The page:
Remember that guy who doubled me up earlier?  As I said, he had re-entered and was playing at another table.  But by this hand, he was back at my table.  Honestly, I think he might have busted from the other table before he found his way back to this table, but I'm not sure.  I called $1,500 with King-Jack of  diamonds.  It was three-way, including this guy (I don't think he was the preflop raiser).  The flop was all blanks, but with one diamond. It checked around. There was a second diamond on the turn and I called 2K, it was still three-way.  A third diamond on the river gave me the second nuts and the guy who doubled me up earlier shoved over 10K.  The other guy folded and of course I called.  He had absolutely nothing, it was like 6-5 and I guess he missed his straight.  So that guy doubled me up again a second time with a bluff.  He was sort of my guardian angel.  Too bad late entry was almost over, I couldn't count on him doubling me up again.

Level 7 (800/400/800), $50,400. I called $2,300 with pocket Queens from one of the blinds.  There were a bunch of callers and thus I didn't want to make a huge three-bet.  I think five of us saw the flop.  And what a flop it was.  There were two Queens on it and I don't remember what the other card was.  The preflop raiser had just moved to our table and led out for $4,500. I just called.  On a blank turn, I checked and he only bet another $4,500.  I guess that's probably when I should have check-raised, but I didn't want him to fold so I just called.

I recall the river card was a King (there was no Ace out there).  I figured I had to try to get some chips from him and since he hadn't increased his bet on the turn, he might be all too willing to check behind if I checked.  Truth is, I'm not really sure how to play monsters, you get them so infrequently.  And I hated that I was first to act.  I opted for a bet, but I put out 12K.  For the size of the pot, that wasn't too large, but considering the last street the bet was $4,500 I guess it really was too much.  Perhaps I should have bet the same $4,500 he put out last time?  He had the 12K covered but not by that much.  Here's the thing…..he tanked for a long time.  Looking at the board, I couldn't figure out what he could have had.  There was neither a flush or a likely straight. Maybe he had a big pocket pair?  Perhaps Aces?  Not Kings.  If he had Kings, the river had given him a boat and he's not tanking, he's shoving.  Whatever, he finally folded, and I felt I'd blown an opportunity to get more chips.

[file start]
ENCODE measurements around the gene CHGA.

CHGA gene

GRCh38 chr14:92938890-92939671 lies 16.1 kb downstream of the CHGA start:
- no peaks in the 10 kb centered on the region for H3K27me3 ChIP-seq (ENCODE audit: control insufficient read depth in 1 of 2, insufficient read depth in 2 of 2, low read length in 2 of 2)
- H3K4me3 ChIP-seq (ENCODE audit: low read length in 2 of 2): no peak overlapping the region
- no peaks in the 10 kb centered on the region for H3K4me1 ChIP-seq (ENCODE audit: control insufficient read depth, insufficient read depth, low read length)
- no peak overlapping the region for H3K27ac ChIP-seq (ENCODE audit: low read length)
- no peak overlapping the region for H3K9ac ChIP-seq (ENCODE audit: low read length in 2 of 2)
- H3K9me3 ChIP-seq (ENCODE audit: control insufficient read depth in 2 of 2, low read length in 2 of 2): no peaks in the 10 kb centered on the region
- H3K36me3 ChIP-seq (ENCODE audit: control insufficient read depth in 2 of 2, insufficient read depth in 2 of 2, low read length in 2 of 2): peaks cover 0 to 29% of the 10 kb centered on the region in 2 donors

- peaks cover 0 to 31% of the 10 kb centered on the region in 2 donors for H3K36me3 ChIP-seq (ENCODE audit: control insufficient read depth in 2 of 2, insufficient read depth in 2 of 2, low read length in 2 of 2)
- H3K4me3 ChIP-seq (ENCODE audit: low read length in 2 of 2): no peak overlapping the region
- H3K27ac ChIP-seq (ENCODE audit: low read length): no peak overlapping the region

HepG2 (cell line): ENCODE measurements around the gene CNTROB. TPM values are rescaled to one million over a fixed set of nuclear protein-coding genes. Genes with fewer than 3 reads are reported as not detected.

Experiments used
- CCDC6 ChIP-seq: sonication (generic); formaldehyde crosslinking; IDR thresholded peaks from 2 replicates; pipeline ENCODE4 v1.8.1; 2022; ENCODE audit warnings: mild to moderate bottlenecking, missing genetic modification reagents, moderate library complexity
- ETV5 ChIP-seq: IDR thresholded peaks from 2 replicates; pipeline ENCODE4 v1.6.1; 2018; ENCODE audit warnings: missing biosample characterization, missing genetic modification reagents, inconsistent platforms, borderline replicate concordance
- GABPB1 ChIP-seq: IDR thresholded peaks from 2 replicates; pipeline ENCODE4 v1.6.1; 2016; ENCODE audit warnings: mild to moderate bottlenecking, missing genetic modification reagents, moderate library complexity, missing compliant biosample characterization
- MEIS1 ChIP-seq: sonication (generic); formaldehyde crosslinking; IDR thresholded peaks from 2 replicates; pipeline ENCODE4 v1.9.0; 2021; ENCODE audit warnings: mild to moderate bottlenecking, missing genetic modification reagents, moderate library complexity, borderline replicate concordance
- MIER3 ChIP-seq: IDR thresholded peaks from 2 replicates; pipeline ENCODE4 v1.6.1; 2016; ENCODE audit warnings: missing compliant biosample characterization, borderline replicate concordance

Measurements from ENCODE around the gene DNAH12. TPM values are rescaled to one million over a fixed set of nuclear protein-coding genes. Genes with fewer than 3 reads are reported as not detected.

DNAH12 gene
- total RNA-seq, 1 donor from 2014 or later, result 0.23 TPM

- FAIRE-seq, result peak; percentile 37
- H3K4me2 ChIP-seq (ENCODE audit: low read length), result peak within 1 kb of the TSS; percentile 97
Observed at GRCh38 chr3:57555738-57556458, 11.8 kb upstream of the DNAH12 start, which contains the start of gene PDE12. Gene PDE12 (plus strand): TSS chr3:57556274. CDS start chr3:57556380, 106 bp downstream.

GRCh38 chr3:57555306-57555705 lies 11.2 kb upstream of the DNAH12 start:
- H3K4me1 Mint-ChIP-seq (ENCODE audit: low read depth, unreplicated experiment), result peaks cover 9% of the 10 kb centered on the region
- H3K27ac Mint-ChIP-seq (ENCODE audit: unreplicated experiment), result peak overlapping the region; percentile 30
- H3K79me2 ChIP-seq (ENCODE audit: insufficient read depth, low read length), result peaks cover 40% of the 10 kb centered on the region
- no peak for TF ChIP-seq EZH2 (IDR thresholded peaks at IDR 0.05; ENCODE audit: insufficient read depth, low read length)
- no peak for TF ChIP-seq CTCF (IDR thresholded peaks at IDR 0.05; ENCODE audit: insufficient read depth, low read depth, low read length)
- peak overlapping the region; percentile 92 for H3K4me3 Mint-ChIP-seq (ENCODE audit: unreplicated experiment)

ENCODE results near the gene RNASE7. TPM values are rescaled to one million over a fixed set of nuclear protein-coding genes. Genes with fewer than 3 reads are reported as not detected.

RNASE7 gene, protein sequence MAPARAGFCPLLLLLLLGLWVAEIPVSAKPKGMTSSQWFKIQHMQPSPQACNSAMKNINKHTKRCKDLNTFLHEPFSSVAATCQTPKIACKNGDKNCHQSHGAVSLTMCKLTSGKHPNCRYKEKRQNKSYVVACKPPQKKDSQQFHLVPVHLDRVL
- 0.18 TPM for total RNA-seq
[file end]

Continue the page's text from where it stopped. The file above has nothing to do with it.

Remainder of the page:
I hadn't finished stacking my chips when the next hand was dealt, and it was (the dreaded) pocket Kings.  Someone had raised to $2,300 so I three-bet to 6K.  The raiser called and we were heads up.  The flop was 8-7-7, I bet $3,500 and took it down.

We were down to 19 players, the table broke and I moved.  Soon thereafter, we reached level 8 (1K/500/1K) and I had $68,700.  I only noted one hand from that level, it was a raise with Ace-Jack and it was heads up.  Ace flop so I bet and took it.

Level 9 (1,200/600/1,200) $65,500. And then we were down to 14 players and I was moved to balance.  I took down some limpers' money with a raise from the button with King-Queen suited.  And I three-bet from the small blind with Ace-King and took that down.

By level 10 (1,500/1,000/1,500) we were down to 12 players and I had $67,500.   I botched playing pocket Jacks.  From the small blind I just called 3K from a fairly tight player with a big stack. On a Queen high flop I called another 3K.  Then I folded to a big turn bet.

But we were down to 10 players, so I made the final table.

I opened to 4K with King-Queen and got a call.  The flop was King-high and I bet    6k and he called.  I bet 10K on a blank turn and took it.